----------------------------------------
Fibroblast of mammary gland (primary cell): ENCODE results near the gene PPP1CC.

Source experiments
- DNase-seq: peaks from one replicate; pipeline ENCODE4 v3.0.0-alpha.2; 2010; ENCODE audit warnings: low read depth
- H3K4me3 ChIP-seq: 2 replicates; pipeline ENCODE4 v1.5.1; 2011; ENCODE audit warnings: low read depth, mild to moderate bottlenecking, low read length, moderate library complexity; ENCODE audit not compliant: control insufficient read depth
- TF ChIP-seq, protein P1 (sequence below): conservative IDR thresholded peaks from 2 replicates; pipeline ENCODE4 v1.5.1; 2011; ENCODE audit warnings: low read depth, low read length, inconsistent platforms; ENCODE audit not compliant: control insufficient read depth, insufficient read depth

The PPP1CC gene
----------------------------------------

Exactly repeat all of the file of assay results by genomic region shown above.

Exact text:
Fibroblast of mammary gland (primary cell): ENCODE results near the gene PPP1CC.

Source experiments
- DNase-seq: peaks from one replicate; pipeline ENCODE4 v3.0.0-alpha.2; 2010; ENCODE audit warnings: low read depth
- H3K4me3 ChIP-seq: 2 replicates; pipeline ENCODE4 v1.5.1; 2011; ENCODE audit warnings: low read depth, mild to moderate bottlenecking, low read length, moderate library complexity; ENCODE audit not compliant: control insufficient read depth
- TF ChIP-seq, protein P1 (sequence below): conservative IDR thresholded peaks from 2 replicates; pipeline ENCODE4 v1.5.1; 2011; ENCODE audit warnings: low read depth, low read length, inconsistent platforms; ENCODE audit not compliant: control insufficient read depth, insufficient read depth

The PPP1CC gene